5 picturesque estates near Moscow where famous and wealthy Russians lived (PHOTOS)

Sergei Bobylev/TASS
See where Leo Tolstoy went for walks and learn how to raise your child to become a scientist. Here are Russia's most beautiful country estates that once belonged to outstanding writers, composers and artists.

Even those mansions of well-known historical personalities that lost their original interiors, and which have been recreated, are now turning into tourist meccas for both Russian and foreign tourists. Specially for Russia Beyond, blogger and photographer Vadim Razumov, who is the brains behind the Country Estate Express (Usadebny Express) tourism company, gives his pick of the most interesting day-trips for foreigners.

1. Zakharovo and Bolshiye Vyazemy (Moscow Region)

Zakharovo

Russia's most important poet, Alexander Pushkin, wrote his first poems here. As a child he used to visit Zakharovo, the estate of his grandmother Maria Gannibal (Hannibal). The big wooden mansion is now entirely devoted to the poet's childhood.

Bolshiye Vyazemy

Next to Zakharovo is Bolshiye Vyazemy, the Golitsyn family estate. In the luxurious 18th century palace you can see old aristocratic interiors. According to legend, during the War of 1812 both Russian commander Kutuzov and Napoleon spent the night here, a few days apart.

The winding banks of the Vyazemka River were the prototype of Lukomorye [a fictional land], which features in the preface of Pushkin's poem, Ruslan and Lyudmila.

2. Yasnaya Polyana - Nikolskoye-Vyazemskoye (Tula Region)

House of Leo Tolstoy in Yasnaya Polyana

The numerous fans of Leo Tolstoy will want to visit the author's Tula estate, where he spent the greater part of his life and wrote his most important novels. In the manor house you’ll have the feeling that Tolstoy has just left - even his cardigan is still hanging on a chair.

It is a special pleasure to wander around the estate's vast grounds, where the writer used to take long walks. Initially, the estate belonged to Tolstoy's grandfather, the early-widowed Prince Volkonsky, who inspired a character in War and Peace - old Prince Bolkonsky, Prince Andrei's father.

Nikolskoye-Vyazemskoye

Not far from Yasnaya Polyana is Nikolskoye-Vyazemskoye, a lesser-known but no less picturesque estate. According to Tolstoy scholars, it’s the prototype of the Rostov family estate in War and Peace.

3. Muranovo-Abramtsevo (Moscow Region)

Muranovo

Not far from Sergiev Posad, where the grand and beautiful monastery, the Holy Trinity - St. Sergius Lavra, is situated, you'll find two small but very picturesque country estates. Muranovo initially belonged to Yevgeny Baratynsky, a poet and friend of Pushkin. Later, it was owned by the descendants of Fyodor Tyutchev, a famous 19th century poet. He never lived in this house, but in the 1920s a museum dedicated to his life was founded here. The Muranovo estate is a rare example of an aristocratic family home that was not destroyed during the 1917 Revolution.

Abramtsevo

The Abramtsevo estate initially belonged to millionaire and philanthropist Savva Mamontov, who welcomed artistic circles and intelligentsia here. Among his guests were the most outstanding Russian artists including Repin, Vasnetsov, Polenov, Vrubel, Levitan and Korovin; many of their works are on display here. Valentin Serov, for example, painted his famous “Girl with Peaches” here, and Mamontov's daughter, Vera, posed for him.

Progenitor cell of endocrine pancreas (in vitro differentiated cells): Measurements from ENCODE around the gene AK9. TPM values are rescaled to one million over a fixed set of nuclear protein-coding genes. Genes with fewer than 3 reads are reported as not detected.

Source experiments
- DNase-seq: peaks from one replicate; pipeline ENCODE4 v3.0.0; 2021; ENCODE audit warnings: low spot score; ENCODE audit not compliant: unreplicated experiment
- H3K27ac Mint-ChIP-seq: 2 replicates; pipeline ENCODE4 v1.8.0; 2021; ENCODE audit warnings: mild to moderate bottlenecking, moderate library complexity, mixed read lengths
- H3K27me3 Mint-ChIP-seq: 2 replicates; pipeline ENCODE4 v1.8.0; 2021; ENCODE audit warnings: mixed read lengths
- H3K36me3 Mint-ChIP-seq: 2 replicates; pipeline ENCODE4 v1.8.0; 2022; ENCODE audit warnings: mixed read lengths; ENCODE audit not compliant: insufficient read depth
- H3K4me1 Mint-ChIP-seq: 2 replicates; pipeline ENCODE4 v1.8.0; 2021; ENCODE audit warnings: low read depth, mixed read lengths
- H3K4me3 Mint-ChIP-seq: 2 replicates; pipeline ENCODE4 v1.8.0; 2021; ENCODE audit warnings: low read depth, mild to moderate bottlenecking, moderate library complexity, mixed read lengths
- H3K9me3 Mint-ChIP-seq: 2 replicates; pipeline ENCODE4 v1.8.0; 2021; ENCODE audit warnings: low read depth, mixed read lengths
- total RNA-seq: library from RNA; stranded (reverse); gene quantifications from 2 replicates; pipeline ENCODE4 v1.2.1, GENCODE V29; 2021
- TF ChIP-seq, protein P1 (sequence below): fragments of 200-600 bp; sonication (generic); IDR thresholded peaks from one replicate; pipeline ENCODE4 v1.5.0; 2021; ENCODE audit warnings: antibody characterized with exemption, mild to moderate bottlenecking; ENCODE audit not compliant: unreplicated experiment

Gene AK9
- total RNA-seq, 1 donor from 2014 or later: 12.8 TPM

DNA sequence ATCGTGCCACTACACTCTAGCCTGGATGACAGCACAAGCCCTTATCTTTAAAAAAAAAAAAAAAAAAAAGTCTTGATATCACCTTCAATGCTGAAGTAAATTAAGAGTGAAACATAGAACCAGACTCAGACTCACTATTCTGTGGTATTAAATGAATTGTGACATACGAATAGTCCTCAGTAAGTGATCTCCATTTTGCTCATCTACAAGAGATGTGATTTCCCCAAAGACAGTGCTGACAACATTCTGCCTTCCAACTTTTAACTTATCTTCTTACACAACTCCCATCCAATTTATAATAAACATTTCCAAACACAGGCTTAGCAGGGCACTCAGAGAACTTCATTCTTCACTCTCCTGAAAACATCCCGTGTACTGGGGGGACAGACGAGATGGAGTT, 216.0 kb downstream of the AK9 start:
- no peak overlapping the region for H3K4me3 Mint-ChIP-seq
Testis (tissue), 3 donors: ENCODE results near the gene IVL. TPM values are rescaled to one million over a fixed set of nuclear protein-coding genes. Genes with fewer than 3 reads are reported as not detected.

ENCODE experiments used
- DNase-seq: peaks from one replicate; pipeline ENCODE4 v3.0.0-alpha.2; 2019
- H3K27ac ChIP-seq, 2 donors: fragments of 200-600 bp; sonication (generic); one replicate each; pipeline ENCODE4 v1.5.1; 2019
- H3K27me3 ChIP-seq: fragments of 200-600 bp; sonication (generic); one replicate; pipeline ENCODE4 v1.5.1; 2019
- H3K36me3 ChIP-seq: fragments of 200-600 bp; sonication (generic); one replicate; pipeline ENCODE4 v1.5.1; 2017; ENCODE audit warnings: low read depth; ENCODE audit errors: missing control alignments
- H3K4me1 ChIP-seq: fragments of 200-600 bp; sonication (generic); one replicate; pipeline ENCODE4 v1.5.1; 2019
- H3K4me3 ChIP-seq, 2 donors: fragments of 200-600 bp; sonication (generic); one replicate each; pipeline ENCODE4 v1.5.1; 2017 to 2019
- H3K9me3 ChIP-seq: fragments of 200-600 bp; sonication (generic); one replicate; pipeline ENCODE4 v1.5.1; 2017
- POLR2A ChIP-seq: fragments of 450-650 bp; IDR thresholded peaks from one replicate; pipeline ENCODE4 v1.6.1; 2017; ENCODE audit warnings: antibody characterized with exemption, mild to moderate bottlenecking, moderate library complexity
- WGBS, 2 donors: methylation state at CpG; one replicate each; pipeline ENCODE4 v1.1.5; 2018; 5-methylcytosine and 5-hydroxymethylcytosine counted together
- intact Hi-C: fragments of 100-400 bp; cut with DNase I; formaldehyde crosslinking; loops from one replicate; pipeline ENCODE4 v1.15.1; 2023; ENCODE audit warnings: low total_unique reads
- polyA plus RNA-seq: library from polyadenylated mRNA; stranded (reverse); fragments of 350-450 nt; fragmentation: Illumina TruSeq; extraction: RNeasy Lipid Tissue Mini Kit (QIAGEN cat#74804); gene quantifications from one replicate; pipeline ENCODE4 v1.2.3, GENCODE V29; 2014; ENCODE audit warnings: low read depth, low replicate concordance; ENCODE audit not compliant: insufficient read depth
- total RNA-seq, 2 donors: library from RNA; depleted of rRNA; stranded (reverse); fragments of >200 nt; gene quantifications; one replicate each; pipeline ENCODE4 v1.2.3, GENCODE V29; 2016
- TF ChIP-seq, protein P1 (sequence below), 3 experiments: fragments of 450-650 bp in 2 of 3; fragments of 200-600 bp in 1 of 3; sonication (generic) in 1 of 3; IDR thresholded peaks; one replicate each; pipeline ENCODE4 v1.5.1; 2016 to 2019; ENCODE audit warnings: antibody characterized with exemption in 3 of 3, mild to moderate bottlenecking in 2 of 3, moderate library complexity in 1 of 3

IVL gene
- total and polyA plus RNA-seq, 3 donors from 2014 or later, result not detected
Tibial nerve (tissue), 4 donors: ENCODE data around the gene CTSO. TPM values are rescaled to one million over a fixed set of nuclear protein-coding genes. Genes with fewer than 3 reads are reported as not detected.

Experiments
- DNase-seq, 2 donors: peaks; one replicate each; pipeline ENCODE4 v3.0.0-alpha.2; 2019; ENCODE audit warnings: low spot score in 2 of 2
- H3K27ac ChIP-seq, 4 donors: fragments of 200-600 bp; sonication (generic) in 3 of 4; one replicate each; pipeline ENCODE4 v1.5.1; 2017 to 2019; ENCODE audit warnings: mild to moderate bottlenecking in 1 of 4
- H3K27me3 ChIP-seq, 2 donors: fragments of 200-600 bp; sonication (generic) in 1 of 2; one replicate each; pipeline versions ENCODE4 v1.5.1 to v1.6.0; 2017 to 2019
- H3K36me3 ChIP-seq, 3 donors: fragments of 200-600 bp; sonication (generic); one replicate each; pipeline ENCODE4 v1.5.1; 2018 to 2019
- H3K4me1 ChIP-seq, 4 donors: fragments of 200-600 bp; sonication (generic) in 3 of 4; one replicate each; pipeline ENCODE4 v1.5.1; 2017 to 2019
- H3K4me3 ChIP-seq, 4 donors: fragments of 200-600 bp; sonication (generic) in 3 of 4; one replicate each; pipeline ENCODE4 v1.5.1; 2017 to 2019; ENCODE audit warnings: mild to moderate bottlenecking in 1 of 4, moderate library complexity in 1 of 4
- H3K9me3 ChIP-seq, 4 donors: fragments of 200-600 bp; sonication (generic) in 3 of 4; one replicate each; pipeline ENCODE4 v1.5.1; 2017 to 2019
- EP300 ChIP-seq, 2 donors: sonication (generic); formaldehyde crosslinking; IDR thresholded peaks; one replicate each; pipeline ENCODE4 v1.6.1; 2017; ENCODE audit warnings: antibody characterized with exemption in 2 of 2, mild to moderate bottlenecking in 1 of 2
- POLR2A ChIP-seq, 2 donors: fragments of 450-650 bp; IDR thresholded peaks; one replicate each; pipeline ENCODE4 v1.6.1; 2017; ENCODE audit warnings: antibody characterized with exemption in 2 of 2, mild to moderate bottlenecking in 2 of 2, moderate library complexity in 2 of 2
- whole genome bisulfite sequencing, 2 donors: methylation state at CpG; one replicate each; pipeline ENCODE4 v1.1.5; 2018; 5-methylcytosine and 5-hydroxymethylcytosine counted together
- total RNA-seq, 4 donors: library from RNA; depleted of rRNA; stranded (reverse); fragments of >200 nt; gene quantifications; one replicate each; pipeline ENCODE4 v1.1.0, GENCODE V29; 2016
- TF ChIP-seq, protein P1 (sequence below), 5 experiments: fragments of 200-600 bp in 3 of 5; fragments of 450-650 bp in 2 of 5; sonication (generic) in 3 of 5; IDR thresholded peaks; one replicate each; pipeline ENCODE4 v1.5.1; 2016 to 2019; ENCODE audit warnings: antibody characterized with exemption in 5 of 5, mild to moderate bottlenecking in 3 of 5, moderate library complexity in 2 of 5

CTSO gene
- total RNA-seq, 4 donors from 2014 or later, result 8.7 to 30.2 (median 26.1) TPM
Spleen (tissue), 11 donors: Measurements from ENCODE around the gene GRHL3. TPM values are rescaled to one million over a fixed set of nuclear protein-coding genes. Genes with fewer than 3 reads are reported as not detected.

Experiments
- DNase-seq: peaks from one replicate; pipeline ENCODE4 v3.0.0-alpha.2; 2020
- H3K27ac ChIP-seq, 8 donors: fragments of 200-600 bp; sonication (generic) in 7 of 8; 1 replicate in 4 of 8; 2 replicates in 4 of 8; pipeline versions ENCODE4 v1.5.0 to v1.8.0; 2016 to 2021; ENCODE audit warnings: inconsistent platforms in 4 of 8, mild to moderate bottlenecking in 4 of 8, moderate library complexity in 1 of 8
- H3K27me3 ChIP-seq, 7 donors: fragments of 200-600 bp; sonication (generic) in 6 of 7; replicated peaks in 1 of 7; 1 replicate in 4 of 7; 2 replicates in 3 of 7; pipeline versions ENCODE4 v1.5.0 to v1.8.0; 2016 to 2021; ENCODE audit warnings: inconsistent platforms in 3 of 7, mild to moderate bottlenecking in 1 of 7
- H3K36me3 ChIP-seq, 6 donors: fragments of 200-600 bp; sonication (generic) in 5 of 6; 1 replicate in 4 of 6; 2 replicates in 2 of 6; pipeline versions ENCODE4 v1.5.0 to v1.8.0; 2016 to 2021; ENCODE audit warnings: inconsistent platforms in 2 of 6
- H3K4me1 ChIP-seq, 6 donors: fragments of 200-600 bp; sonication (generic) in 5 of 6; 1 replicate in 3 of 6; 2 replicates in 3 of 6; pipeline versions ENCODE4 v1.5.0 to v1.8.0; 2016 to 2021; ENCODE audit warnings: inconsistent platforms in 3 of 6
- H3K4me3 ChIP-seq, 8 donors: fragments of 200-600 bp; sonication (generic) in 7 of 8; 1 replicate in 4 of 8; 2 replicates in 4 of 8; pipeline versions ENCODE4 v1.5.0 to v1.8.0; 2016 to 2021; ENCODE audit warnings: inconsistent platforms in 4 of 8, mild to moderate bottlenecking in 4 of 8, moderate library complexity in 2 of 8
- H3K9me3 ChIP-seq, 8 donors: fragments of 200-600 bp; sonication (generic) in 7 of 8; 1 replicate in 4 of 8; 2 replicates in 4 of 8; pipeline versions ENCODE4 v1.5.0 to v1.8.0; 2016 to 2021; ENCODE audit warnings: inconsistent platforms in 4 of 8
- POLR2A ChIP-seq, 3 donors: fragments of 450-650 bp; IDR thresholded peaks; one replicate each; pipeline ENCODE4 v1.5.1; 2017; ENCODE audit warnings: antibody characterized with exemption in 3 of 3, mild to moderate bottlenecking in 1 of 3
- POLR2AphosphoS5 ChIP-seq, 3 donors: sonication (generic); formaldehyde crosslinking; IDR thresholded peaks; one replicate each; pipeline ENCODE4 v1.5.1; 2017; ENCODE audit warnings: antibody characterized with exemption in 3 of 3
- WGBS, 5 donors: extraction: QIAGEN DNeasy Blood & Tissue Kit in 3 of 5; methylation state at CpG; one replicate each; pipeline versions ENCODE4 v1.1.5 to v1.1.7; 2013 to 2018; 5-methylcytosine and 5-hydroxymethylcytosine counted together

4. Shakhmatovo-Boblovo-Klin (Moscow Region)

Shakhmatovo

Shakhmatovo is the ancestral home of one of the most important poets of the Silver Age, Alexander Blok. Here he wrote his first poems and met his first love, Lyubov Mendeleeva, the granddaughter of Dmitry Mendeleev, the renowned creator of the Periodic Table. The chemist's estate Boblovo was situated nearby, and Blok often stayed as a guest in the house of his future wife.

Tchaikovsky museum-estate

After the 1917 Revolution, Shakhmatovo was burnt to the ground, and today's mansion is a scrupulously recreated replica. Nearby, in the town of Klin in the Moscow Region, is the ancestral estate of composer Pyotr Tchaikovsky. He spent the last 18 months of his life here, and the interiors have been fully preserved from that era.

5. Konstantinovo-Ryazan (Ryazan Region)

The aerial view to Oka River and the church of Kazan Icon of the Mother of God in the village of Konstantinovo.

Poet Sergei Yesenin, the leading bard of rural Russia, used poetry to express his love for birch trees and golden fields. He came from an ordinary peasant family, and from his village home in Konstantinovo there is such an incredible view of the banks of the River Oka that it is simply impossible not to become a poet when looking at such natural beauty. Along the way certainly stop by for honey tasting at the Beekeeping Museum.

House of Pavlov

The Ryazan Region gave Russia not only Yesenin but also the scientist Ivan Pavlov. In the Ryazan city center you'll find the Pavlov Museum in the house where the scientist spent his childhood. Here you will discover everything about Pavlov's famous dogs. His father was a clergyman, and from an early age he taught his children to work. To encourage them he shared books from his library, and was very supportive of his son in his pursuit of science.

Country Estate Express (website in Russian) can organize tours in any language. All excursions are interactive and accompanied by tastings, concerts and other events that help you to experience the atmosphere of the past. 

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